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Since 1983

From The California Native Newsletter:

Conquest of Campeche

By Jason Hall
Burrowed into the southeastern part of the Yucatan Peninsula stands the walled fortress of Campeche—a city born from warfare and piracy.

Campeche's fort In 1517, Spanish explorers, led by Hernandez de Cordova, set sail from Cuba to search for new lands. Their first landing was at the Mayan village of Catoche, in the Yucatan Peninsula, where the natives greeted them with an ambush and drove them back to sea. After fifteen days without adequate supplies or water they ventured ashore again, this time at Ah Kin Pech, the principal town of the Mayas. Here, what seemed to begin as a friendly welcome turned into a simple choice—the high priest of the village set fire to a pile of reeds and told the sailors if they were not back to their boats before the blaze burned out, they would be used to rekindle the flames.

Back at sea, the Spanish sailors worked their way down the coast until they arrived at Champotón. Locating food and water, they found themselves surrounded by Mayan warriors who paid close attention to Captain Cordova, filling him with ten arrows that would, after five agonizing days, claim his life.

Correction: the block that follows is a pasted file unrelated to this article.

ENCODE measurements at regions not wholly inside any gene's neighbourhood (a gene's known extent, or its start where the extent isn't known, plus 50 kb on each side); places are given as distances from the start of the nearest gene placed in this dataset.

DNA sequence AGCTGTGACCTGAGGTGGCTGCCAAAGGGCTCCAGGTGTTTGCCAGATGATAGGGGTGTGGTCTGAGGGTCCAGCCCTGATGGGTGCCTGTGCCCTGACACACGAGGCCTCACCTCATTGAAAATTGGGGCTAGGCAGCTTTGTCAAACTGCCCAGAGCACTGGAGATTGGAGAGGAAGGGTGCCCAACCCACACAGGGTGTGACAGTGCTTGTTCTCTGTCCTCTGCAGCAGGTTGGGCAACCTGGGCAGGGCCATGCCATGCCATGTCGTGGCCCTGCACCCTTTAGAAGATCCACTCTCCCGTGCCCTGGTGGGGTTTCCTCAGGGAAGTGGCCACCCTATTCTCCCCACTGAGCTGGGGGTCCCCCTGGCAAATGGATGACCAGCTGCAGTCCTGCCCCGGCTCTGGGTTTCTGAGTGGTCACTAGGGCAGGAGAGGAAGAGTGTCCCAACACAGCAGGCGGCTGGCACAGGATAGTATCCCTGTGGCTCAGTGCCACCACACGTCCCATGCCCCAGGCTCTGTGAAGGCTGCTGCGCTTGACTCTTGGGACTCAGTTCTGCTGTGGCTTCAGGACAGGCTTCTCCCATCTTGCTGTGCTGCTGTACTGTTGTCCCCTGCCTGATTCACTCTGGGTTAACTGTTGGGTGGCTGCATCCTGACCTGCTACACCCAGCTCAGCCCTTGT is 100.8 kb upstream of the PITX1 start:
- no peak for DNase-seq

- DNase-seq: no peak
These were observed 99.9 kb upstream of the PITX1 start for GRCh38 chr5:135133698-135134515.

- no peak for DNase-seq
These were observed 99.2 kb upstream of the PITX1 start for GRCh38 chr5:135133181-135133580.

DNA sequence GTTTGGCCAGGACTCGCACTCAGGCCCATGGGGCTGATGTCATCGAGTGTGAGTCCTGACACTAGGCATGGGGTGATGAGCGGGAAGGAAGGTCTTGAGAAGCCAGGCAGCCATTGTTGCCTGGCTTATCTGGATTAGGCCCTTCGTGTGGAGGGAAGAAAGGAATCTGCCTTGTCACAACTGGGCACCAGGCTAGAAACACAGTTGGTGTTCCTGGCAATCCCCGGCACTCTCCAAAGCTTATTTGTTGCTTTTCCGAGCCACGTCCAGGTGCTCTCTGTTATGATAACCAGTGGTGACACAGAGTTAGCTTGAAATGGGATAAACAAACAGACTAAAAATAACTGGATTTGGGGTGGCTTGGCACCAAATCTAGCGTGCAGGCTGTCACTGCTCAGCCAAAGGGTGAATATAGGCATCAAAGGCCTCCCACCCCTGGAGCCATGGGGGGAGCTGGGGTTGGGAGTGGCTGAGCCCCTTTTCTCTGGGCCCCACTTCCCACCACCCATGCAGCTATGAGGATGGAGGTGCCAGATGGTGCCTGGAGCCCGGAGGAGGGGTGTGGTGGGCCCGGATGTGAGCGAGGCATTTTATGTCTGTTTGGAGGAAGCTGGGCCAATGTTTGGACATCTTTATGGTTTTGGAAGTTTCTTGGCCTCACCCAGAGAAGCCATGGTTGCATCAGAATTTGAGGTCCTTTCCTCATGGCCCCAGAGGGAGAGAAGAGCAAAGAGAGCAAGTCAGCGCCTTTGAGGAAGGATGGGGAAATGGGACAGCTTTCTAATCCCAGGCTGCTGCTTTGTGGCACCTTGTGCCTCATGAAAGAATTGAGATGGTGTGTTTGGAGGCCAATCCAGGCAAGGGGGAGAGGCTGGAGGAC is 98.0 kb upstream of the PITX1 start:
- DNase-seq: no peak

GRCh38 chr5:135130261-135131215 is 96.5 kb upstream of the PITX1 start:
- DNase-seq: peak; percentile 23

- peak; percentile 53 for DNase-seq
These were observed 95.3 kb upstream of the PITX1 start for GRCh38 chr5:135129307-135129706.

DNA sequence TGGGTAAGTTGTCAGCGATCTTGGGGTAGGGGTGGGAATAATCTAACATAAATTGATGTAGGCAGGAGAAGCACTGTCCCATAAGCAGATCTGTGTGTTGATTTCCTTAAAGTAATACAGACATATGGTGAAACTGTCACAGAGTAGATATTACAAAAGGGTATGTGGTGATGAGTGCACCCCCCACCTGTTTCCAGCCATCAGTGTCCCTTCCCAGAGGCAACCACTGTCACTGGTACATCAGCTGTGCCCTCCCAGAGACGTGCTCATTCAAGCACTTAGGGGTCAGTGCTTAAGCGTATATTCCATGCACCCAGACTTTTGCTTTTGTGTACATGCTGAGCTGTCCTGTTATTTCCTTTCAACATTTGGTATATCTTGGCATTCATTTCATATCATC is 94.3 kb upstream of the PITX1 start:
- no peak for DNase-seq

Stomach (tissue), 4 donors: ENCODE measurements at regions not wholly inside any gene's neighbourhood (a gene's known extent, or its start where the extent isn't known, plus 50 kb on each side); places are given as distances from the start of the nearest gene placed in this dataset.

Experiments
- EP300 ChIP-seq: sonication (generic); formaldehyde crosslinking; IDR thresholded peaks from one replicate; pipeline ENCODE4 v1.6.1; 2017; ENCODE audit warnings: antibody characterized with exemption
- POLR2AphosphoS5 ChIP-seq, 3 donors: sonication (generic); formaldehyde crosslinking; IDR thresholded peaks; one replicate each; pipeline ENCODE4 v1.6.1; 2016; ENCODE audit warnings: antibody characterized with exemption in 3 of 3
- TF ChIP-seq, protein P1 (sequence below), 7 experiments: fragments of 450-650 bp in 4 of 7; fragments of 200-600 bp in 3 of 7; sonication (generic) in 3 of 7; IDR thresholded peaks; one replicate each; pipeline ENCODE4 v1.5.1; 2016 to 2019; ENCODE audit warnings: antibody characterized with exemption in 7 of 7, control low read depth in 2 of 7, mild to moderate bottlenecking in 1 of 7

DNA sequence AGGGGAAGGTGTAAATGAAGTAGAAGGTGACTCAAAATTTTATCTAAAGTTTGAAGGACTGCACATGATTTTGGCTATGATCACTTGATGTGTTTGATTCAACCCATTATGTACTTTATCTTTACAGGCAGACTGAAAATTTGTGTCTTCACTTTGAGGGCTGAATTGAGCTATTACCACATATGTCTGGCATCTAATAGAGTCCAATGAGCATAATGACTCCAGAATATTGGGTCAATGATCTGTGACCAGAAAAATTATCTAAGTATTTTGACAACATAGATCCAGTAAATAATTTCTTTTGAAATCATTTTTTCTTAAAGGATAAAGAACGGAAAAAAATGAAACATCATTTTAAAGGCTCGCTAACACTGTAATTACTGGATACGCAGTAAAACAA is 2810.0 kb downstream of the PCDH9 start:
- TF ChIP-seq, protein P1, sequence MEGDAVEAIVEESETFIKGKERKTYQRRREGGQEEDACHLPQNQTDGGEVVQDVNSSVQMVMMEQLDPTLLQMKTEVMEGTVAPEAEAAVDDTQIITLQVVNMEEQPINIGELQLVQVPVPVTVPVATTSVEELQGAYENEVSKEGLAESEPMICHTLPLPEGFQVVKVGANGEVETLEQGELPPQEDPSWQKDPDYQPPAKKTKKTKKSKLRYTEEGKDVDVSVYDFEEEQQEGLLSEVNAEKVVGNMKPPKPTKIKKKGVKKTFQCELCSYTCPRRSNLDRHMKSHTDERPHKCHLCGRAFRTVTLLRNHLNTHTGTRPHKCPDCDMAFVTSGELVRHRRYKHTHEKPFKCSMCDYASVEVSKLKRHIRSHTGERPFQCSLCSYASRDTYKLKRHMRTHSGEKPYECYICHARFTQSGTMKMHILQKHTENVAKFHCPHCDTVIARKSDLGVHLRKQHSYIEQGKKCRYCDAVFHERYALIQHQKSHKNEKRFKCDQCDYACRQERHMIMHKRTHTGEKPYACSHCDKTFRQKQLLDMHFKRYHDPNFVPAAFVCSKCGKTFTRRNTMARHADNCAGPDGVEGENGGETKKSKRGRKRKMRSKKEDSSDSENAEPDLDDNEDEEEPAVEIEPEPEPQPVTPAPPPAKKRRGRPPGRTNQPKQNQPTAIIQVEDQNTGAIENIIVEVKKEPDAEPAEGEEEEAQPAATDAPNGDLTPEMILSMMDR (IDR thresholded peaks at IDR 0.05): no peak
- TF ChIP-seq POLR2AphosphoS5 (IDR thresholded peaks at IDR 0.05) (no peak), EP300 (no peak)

In 1541, after the Mayans were finally subdued, Ah Kin Pech, became the Spanish town of Campeche. Before long, Campeche grew to be one of the richest cities in Mexico.

Campeche plaza One commodity that led to this boom was the logwood tree. Profiteers quickly learned that the tree was the natives’ source of the rich violet and black dyes used to color their textiles. In Europe, these hues were produced by indigo, exotic and affordable only to the rich. Logwood dye provided a less-expensive alternative.

The city thrived as ships filled with logwood sailed back to Spain. The success of this business caught the attention of a particular group of people—pirates. The pirates, including Henry Morgan and Francis Drake, were privateers holding commissions from the English monarchs, who understood that fifty tons of logwood in a single trip would fetch more than a year’s worth of other cargo. So, Campeche became a target for attacks by pirates, forcing officials to erect giant walls to protect against raids.

Wealth not stolen was put toward construction of the splendid colonial architecture which can still be seen. In 1999 Campeche was named a UNESCO World Heritage site.

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